Where does this come from?
The title of this post is something I’ve been saying to my son since he was really little. He now says it to me and his mom, sometimes when I leave the house. It is our way of saying “take care of yourself while your away.”
I never really thought of it any other way. My son never has had bad dreams, not like the ones I had when I was a kid. Mine were “wake up in the middle of the night screaming bloody murder for weeks type of bad dreams.” Our daughter has bad dreams, like the ones I had. She wakes up screaming like I did, her head is sweaty and sometimes she’s breathing heavy. She is so much like me in so many ways. Sometimes it freaks me out.
My son is the oldest and should have a lot of my mannerisms, he does but it seems my daughter was born with a lot mine too. When I was reading to her tonight–Stuart Little–she stared up at me with her big brown eyes as if to say without words, “Daddy, I love you.”
A lot like her Daddy.
She doesn’t talk very much, she says about five to seven words and this has caused my wife and I some concern. Tonight I was talking to my sister and brother-in-law who are finally home from being stationed in Germany and we all agreed that the percentile scale the put kids against is bull.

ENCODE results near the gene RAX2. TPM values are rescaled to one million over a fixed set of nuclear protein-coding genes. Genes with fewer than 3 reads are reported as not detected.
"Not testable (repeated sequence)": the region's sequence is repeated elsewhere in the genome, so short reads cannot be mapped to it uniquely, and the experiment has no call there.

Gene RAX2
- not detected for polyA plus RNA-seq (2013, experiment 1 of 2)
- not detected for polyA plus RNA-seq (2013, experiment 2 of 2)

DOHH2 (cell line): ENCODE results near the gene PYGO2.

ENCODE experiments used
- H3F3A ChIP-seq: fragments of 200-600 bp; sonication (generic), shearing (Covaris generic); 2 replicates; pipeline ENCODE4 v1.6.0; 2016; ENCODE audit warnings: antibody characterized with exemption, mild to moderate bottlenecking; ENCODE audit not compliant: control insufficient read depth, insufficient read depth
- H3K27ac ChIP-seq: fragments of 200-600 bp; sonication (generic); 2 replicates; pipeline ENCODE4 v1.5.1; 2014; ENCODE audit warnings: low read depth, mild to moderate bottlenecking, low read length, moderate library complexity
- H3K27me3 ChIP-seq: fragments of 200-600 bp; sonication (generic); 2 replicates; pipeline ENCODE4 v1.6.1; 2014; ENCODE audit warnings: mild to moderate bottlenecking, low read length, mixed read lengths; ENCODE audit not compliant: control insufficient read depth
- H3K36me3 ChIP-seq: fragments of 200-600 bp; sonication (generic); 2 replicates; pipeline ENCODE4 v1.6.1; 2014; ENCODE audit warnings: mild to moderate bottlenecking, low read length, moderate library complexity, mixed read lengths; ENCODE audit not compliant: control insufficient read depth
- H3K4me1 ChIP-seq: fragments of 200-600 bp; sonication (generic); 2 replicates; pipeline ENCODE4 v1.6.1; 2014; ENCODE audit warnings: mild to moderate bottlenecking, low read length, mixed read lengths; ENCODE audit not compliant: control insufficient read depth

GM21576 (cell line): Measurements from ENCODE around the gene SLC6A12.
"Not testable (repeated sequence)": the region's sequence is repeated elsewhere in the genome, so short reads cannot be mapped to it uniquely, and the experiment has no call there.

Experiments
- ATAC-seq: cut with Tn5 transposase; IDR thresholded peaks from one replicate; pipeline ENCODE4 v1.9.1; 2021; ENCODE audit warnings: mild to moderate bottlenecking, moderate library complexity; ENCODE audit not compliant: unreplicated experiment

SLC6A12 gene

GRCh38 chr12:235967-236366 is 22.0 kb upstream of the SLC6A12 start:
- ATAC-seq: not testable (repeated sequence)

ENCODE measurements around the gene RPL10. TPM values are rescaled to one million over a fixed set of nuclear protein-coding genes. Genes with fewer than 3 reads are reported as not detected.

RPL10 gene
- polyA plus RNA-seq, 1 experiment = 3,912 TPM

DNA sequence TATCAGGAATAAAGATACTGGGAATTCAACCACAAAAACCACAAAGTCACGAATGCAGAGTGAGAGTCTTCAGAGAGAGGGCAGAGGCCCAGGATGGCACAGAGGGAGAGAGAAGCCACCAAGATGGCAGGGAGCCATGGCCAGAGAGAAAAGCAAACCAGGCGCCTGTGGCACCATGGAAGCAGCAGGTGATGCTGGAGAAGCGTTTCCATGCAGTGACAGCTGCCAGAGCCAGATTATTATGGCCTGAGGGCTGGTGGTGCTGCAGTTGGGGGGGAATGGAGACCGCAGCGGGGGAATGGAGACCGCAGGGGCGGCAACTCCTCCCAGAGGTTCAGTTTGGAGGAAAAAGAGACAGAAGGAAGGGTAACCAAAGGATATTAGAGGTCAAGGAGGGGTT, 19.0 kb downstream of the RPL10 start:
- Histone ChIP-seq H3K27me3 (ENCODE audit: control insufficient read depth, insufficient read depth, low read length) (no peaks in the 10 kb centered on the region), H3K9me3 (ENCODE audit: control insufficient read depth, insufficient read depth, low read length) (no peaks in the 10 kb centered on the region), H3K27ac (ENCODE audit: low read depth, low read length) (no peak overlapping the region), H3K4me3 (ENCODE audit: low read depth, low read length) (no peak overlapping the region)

My son was born three weeks early and is small for his age, has ADHD but is amazing with a guitar and is in the lower percentile with his age group. My daughter was six and half weeks early and is very small for her age, but she knows her shapes, knows what everything is, loves Elmo and Princesses–especially Rapunzel from Tangled–and other than her lack of speaking is a normal two year old.
The Percentile problem
I think doctors like to make parents feel bad about how we are raising our kids. Otherwise why would we be measured against someone that has a different genetic structure than us. every kid is different genetically. Every kid is going to grow at their own rate. The percentile scale is only a gauge to make parents with kids in the lower end–like my wife and I–feel like we’re doing something wrong.
When I tell my son and daughter, “Good dreams, no bad ones.” it’s because I love them and I want them to have a restful night without any of the bad dreams I had as a child. When I take my son or daughter to the doctor I feel like I’m in that nightmare every time.
It’s not the bad dreams we have to worry about, its the good ones that get distorted that will throw you.